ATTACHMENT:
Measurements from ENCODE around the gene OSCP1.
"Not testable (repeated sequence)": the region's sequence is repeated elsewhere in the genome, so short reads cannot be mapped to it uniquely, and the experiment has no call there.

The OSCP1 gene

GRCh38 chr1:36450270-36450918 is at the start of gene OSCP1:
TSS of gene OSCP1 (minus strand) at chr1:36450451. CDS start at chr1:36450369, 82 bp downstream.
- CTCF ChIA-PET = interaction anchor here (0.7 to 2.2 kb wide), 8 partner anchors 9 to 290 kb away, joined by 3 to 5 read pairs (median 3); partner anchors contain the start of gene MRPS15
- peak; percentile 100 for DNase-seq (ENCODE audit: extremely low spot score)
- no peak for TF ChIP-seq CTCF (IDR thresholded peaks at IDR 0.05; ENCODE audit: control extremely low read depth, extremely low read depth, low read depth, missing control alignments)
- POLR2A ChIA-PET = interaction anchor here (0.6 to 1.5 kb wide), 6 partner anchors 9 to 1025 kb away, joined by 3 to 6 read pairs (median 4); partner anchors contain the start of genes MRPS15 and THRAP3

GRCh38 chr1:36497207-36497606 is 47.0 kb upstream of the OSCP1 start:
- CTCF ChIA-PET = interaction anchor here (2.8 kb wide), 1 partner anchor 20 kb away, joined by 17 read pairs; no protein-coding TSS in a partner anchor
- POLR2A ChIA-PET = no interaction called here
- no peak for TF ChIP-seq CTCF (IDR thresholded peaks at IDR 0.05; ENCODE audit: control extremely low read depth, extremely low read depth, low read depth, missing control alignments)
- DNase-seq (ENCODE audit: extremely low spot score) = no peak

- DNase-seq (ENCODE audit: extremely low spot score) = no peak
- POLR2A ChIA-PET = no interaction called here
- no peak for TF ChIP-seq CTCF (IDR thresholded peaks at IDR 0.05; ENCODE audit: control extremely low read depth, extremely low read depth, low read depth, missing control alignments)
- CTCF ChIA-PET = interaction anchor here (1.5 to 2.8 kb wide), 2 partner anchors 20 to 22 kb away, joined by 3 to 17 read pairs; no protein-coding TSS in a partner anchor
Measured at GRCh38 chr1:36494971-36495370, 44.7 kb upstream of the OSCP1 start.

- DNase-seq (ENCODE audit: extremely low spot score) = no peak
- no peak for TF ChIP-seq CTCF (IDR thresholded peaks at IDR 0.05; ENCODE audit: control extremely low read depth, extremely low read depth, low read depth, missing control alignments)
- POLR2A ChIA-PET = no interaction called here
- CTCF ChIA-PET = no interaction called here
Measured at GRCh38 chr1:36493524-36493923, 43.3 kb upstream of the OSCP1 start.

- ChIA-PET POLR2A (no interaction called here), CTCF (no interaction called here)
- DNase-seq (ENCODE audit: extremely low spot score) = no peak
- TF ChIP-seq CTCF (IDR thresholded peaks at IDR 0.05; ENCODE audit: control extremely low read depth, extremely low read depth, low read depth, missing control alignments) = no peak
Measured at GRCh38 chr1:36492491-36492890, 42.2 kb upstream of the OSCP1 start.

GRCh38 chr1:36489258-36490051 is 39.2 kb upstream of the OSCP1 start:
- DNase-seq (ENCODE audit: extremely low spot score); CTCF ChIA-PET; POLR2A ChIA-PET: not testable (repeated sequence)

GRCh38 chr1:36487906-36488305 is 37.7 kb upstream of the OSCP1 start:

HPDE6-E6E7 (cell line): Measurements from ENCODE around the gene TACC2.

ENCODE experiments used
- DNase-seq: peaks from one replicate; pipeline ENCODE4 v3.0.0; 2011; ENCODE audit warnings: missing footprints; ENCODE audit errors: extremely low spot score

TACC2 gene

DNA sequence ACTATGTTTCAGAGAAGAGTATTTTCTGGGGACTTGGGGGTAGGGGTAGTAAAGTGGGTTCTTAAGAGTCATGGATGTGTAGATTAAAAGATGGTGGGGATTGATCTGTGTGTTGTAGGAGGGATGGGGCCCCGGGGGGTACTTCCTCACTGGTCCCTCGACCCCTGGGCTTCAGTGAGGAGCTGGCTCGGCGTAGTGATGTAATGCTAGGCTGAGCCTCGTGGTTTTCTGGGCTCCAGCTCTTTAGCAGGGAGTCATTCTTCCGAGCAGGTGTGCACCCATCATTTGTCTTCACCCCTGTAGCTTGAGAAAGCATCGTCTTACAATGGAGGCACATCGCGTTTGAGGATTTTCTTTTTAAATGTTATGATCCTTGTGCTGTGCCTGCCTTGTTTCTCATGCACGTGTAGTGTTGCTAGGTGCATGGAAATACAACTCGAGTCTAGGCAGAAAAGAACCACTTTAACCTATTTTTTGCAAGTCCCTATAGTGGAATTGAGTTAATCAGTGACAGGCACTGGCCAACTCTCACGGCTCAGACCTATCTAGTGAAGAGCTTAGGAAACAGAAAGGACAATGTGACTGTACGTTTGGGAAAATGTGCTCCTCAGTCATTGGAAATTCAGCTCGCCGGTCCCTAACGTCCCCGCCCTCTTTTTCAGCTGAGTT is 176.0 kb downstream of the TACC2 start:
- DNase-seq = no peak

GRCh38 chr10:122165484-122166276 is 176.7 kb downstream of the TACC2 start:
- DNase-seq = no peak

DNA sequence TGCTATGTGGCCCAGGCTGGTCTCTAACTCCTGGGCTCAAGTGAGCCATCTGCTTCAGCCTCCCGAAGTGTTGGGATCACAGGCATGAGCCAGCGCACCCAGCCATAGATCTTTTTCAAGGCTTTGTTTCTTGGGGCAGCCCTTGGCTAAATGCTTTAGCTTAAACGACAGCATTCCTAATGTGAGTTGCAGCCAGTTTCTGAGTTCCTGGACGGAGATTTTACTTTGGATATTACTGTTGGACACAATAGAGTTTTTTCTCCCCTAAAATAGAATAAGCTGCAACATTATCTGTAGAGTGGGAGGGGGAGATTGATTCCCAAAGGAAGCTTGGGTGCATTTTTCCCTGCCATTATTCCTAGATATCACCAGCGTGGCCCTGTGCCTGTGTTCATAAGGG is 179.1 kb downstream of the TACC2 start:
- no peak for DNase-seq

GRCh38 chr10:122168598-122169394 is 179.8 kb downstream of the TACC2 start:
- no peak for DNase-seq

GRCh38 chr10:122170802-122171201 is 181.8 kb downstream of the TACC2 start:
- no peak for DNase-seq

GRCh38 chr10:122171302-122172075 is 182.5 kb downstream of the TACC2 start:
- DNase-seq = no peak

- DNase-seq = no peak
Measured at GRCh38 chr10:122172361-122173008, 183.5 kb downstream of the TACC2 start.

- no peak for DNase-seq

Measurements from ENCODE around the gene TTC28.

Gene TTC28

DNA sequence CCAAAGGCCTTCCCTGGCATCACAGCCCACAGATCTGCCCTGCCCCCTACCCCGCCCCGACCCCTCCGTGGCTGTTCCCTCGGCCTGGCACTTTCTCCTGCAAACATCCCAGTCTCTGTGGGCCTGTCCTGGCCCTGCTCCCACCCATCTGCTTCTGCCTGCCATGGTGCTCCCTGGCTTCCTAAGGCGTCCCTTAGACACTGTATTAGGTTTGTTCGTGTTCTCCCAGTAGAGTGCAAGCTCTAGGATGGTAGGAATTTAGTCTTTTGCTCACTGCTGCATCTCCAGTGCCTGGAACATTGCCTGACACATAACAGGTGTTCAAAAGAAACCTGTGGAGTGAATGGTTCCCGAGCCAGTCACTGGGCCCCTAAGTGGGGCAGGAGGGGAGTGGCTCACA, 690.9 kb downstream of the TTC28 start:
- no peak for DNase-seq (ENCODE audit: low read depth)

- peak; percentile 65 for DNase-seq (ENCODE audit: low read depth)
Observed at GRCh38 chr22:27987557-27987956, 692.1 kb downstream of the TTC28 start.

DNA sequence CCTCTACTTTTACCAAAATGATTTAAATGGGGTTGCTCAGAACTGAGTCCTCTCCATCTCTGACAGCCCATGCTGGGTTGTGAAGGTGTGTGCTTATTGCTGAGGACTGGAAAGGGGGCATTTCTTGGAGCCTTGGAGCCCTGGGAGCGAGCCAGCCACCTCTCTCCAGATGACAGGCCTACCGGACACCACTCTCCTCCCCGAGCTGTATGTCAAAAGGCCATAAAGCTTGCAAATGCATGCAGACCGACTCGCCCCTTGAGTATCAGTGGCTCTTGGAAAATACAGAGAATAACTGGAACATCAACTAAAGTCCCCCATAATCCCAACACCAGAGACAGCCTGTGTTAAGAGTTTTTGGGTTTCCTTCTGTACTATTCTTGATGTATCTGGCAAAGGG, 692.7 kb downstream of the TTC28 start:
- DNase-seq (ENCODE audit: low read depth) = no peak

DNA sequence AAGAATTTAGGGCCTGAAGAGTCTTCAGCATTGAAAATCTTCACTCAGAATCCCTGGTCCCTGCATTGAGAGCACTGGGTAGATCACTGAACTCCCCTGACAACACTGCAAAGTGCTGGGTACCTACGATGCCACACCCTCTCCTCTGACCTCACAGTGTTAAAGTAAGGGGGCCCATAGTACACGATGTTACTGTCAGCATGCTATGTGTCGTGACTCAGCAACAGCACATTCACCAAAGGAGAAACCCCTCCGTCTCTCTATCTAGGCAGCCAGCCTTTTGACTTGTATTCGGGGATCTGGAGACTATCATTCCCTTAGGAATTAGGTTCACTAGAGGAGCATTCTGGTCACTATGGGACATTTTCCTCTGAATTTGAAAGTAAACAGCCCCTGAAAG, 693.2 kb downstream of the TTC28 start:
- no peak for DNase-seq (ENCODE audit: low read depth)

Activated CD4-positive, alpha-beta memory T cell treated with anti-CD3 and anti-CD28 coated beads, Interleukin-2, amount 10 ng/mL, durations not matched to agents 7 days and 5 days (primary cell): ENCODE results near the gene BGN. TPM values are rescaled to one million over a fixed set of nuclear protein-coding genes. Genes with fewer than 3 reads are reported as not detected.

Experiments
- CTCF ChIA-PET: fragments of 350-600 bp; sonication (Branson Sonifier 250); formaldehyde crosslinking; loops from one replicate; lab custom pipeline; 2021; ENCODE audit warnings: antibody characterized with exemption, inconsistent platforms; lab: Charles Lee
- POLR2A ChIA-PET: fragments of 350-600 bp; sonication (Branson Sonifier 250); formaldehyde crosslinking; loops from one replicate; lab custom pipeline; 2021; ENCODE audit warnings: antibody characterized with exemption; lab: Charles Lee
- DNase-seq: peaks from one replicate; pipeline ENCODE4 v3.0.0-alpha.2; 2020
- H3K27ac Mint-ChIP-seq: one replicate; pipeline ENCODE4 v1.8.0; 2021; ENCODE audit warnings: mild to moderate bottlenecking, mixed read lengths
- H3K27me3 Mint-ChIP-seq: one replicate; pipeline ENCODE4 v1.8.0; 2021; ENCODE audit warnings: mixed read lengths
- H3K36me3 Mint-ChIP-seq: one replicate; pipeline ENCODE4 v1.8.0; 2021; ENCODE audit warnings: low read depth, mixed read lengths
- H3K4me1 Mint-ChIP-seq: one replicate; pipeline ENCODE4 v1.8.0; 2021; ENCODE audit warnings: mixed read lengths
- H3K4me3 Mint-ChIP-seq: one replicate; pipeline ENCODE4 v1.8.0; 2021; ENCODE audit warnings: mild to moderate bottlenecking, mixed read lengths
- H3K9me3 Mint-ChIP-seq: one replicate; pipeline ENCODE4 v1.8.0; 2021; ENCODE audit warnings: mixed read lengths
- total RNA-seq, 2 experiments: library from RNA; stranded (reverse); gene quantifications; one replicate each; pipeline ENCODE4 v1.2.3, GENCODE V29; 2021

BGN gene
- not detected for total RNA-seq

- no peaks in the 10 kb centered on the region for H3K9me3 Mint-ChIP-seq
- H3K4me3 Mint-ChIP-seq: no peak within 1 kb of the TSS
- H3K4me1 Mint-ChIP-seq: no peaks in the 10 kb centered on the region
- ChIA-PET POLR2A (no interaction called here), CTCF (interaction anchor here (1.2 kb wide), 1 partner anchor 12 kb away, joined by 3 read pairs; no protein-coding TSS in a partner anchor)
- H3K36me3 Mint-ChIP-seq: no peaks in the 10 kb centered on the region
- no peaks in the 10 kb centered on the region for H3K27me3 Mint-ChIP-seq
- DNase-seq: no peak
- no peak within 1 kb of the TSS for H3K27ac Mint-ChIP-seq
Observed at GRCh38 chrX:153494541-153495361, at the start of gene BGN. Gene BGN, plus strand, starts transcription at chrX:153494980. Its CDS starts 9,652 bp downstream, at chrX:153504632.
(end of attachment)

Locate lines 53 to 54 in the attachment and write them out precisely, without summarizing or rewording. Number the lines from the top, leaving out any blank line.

DNA sequence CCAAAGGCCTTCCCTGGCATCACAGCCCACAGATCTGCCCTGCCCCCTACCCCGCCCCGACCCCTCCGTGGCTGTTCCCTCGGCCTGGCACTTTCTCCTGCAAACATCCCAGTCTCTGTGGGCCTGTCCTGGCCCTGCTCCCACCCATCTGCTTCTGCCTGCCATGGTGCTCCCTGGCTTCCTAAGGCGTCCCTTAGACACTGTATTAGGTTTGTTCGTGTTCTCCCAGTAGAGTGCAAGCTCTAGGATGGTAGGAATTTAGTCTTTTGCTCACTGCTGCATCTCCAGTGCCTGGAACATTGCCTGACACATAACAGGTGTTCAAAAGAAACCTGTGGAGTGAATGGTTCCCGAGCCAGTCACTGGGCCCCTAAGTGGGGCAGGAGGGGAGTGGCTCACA, 690.9 kb downstream of the TTC28 start:
- no peak for DNase-seq (ENCODE audit: low read depth)